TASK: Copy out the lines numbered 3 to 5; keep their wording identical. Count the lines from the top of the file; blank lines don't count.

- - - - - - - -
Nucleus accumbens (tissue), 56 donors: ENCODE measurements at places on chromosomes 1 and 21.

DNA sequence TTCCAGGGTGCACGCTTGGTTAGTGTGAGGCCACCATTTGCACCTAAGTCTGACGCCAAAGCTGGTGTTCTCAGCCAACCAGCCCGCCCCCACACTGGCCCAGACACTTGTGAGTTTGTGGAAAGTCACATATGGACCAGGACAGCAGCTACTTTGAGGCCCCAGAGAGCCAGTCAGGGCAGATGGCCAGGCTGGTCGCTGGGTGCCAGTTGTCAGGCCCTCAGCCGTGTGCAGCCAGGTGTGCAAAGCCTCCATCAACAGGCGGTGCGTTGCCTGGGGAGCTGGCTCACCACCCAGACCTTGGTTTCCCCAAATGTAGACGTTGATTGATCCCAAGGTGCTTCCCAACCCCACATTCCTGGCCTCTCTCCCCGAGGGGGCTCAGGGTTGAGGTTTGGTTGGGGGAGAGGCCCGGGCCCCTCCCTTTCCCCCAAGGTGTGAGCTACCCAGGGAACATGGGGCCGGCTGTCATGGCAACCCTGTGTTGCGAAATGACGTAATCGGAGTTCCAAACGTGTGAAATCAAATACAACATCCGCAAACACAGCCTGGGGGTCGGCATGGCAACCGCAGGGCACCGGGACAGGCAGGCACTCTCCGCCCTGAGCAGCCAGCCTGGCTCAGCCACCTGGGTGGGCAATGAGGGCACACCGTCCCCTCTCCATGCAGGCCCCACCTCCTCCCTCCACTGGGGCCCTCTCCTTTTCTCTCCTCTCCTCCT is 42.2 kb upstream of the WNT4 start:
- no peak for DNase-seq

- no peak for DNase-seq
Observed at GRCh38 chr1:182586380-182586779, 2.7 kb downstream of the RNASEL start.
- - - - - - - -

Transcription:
- no peak for DNase-seq

- no peak for DNase-seq
Observed at GRCh38 chr1:182586380-182586779, 2.7 kb downstream of the RNASEL start.